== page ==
Tony Scott’s Family Denies Account of Inoperable Brain Cancer (Report) (Updated)

The "Top Gun" director died in an apparent suicide Sunday afternoon

Update, Aug. 20 5:17 PT

The Los Angeles Times is reporting that director Tony Scott, who died Sunday in an apparent suicide, did not have inoperable brain cancer, citing Scott's family.

The coroner's office has not yet determined whether Scott was suffering from any health problems prior to his death, but chief Craig Harvey told the Times that Scott's family had denied a report of his having inoperable cancer.

Scott's spokesman declined to comment on the matter.


Director Tony Scott, who died in an apparent suicide on Sunday, had inoperable brain cancer, according to an ABC News report.

Also Read: Tony Scott, Director of 'Top Gun,' Dies in Apparent Suicide

Scott’s body was recovered late Sunday after police received a 911 call that someone had jumped into the Los Angeles Harbor from the Vincent Thomas Bridge near Long Beach.

The coroner identified the body as that of the 68-year-old Scott, who hailed from northeast England but lived in Beverly Hills with his wife Donna and twin sons Max and Frank. A note was found in his black Toyota Prius, which was parked on the bridge, 185 feet above the water. The Los Angeles Times has reported that a note was later found in his office.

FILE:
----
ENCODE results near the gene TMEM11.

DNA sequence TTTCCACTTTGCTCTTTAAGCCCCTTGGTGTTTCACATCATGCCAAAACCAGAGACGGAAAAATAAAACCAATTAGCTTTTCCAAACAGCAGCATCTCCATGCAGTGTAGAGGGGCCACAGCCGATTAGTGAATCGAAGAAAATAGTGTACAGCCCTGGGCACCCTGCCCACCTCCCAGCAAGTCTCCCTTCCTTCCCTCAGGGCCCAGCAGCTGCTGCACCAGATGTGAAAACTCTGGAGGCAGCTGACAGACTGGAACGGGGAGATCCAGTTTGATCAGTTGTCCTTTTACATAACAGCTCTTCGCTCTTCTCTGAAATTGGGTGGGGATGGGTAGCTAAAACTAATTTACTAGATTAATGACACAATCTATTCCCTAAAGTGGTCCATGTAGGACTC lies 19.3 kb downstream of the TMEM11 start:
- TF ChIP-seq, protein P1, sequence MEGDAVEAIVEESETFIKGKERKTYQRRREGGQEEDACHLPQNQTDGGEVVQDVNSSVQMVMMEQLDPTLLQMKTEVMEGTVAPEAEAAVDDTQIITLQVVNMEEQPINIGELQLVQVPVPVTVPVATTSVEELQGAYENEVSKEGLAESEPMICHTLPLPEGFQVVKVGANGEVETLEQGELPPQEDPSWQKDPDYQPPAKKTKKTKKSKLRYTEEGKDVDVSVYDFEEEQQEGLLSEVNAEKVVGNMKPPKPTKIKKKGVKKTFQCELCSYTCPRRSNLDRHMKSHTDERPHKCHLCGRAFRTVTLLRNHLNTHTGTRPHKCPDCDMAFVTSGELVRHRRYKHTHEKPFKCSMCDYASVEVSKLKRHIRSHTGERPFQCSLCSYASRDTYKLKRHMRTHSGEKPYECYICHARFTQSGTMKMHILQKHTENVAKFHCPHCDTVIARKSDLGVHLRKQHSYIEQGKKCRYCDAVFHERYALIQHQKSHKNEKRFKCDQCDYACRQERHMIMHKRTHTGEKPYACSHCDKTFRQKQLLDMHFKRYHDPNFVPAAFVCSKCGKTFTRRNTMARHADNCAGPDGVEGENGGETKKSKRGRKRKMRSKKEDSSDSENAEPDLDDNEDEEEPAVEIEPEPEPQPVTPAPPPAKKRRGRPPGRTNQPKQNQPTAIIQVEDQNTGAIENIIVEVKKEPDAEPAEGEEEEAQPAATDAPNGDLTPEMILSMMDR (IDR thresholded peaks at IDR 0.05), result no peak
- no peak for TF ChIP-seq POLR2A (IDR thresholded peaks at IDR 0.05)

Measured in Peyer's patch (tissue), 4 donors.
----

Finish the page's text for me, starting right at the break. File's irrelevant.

Also read: Tony Scott Death: Hollywood Reacts

Neither the coroner nor Scott's publicist would comment on whether or not Scott had cancer.

The director, younger brother of fellow director Ridley Scott, made emotional, action-filled fare such as "Top Gun," "True Romance" and "Man on Fire." Scott also produced dozens more films under the Scott Free Productions banner, which he ran with Ridley.

Scott directed his first film, vampire drama "The Hunger," in 1983, and his last, "Unstoppable," in 2010.

An autopsy is scheduled for Monday.